In reaching that conclusion, the district court declined to defer to the Secretary's interpretation of the governing statute and prior regulations, holding that, "[w]hile according appropriate deference to an agency's reasonable interpretation of its own regulations, courts must view such interpretations with skepticism when they affect contracts to which the agency is a party." Pet. App. 38a. The district court noted that under the leasing statutes, royalties apply to "the amount or value of production saved, removed, or sold from the lease." Id. at 36a (internal quotation marks omitted) (citing, e.g., 43 U.S.C. 1335(a)(8), 1337(a) and (b)(3)). Under that language, the district court held that "the government's royalty interest is limited to the value of production at the lease or wellhead, not in value enhancements resulting from downstream activities." Pet. App. 36a. In the court's view, "the government's royalty interest on the value of production may not include proceeds received by lessees that are attributable to matters other than gas production." Ibid. The court concluded that the new rule, "to the extent that it imposes a duty on lessees to market gas downstream at no cost to the lessor and disallows the deduction of downstream 'marketing' costs, is invalid." Id. at 47a; see id. at 18a (amended order).5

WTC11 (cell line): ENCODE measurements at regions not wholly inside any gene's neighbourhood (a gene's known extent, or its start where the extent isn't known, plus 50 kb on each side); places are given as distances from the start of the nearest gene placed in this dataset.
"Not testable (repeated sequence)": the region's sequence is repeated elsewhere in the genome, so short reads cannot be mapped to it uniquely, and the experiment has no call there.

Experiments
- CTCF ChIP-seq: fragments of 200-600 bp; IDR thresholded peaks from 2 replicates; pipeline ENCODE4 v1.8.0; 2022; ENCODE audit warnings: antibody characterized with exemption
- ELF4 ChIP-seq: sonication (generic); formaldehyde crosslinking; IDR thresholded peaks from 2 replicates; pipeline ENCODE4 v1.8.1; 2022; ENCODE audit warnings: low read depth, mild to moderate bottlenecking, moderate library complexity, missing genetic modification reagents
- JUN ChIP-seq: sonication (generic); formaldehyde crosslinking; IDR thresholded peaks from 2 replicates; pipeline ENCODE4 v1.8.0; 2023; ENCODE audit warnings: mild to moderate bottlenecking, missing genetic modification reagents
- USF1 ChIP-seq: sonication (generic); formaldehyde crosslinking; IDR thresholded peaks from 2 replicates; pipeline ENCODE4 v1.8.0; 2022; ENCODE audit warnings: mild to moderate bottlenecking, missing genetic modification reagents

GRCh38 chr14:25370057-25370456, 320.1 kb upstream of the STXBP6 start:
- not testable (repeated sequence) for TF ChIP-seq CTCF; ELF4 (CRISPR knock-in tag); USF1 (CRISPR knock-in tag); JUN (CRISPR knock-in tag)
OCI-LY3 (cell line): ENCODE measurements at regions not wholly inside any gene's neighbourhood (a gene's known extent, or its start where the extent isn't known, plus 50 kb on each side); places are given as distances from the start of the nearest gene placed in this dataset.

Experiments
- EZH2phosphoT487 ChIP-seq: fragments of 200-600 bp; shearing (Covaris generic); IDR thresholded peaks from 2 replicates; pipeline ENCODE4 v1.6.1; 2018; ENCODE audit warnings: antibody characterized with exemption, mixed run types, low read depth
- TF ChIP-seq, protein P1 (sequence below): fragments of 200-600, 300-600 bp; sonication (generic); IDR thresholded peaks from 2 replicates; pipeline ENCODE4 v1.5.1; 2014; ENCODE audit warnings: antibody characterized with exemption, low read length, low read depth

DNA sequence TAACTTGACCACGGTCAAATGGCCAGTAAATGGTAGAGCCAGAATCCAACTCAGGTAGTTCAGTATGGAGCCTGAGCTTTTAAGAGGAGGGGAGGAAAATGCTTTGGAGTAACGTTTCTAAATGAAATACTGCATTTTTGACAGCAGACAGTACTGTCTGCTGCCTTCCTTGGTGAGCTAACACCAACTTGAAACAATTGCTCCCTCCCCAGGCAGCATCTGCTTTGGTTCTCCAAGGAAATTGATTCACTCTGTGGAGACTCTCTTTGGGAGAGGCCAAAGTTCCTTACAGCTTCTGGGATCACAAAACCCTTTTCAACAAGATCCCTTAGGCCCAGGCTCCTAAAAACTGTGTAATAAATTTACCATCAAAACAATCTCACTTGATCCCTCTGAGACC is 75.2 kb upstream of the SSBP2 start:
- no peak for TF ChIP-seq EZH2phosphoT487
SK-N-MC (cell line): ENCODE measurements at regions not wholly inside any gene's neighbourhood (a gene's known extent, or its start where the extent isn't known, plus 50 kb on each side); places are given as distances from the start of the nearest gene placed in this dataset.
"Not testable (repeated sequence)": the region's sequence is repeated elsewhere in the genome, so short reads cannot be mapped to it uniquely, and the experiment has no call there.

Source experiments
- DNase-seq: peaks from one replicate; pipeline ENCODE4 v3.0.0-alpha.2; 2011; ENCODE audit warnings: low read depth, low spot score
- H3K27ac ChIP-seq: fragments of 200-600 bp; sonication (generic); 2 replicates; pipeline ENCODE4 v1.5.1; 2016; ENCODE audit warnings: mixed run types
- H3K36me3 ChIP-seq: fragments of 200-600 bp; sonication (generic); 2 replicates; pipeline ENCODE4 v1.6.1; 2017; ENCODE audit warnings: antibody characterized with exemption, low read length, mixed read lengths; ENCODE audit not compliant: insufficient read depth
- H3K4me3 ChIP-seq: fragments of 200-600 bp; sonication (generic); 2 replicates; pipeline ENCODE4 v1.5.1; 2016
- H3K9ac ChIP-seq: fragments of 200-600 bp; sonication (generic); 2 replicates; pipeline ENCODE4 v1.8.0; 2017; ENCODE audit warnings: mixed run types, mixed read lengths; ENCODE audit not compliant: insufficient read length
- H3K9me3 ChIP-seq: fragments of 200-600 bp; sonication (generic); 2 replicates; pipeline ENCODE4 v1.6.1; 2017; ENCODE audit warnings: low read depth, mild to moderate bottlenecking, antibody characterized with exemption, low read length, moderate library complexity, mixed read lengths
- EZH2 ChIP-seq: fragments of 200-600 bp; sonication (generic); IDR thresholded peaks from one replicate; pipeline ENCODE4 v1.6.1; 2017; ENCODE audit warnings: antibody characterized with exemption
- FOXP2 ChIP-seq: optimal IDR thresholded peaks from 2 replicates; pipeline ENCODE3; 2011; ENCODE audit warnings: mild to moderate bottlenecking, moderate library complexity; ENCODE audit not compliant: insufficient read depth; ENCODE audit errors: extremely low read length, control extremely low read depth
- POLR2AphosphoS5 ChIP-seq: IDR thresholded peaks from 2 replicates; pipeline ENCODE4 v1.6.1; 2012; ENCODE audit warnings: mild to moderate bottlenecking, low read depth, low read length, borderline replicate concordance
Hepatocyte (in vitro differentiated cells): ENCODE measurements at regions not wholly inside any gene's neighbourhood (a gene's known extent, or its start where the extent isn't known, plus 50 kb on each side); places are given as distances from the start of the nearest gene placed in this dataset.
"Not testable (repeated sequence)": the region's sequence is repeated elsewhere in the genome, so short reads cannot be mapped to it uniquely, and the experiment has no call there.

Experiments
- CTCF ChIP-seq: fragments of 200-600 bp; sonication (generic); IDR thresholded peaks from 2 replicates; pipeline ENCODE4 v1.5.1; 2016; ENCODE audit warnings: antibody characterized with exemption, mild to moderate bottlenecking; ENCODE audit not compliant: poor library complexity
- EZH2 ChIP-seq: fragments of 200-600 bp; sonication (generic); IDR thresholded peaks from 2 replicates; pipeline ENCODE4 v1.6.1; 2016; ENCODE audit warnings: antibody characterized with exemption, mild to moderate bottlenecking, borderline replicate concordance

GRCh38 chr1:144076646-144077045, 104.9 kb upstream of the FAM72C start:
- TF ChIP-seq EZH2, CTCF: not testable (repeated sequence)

5. a. The court of appeals reversed the district court's holding that the Secretary must allow lessees to deduct marketing and other non-transportation costs incurred for "downstream" sales. Pet. App. 1a-14a. The court rejected petitioners' argument that Chevron deference "is inappropriate for regulations that affect contracts in which Interior has financial interests." Id. at 7a. The court explained that "in the mineral leasing statutes Congress has granted rather sweeping authority 'to prescribe necessary and proper rules and regulations and to do any and all things necessary to carry out and accomplish the purposes of [the leasing statutes].'" Ibid. (quoting statutes). Those purposes "include the administration of federal leases, which involves collecting royalties and determining the methods by which they are calculated." Ibid. The court recognized that "the availability of Chevron deference depends on congressional intent," id. at 8a, but it found "no indication here of a special intent to withhold deference. " Id. at 9a. The court also noted that its conclusion was supported by its own application of Chevron deference in other contexts, in which there was "a recognized risk of agency self-aggrandizement, such as interpretations of their own jurisdictional limits." Id. at 8a. As the court explained, "given the ubiquity of some form of agency self-interest, a general withdrawal of deference on the basis of agency self-interest might come close to overruling Chevron." Id. at 8a-9a (citation omitted).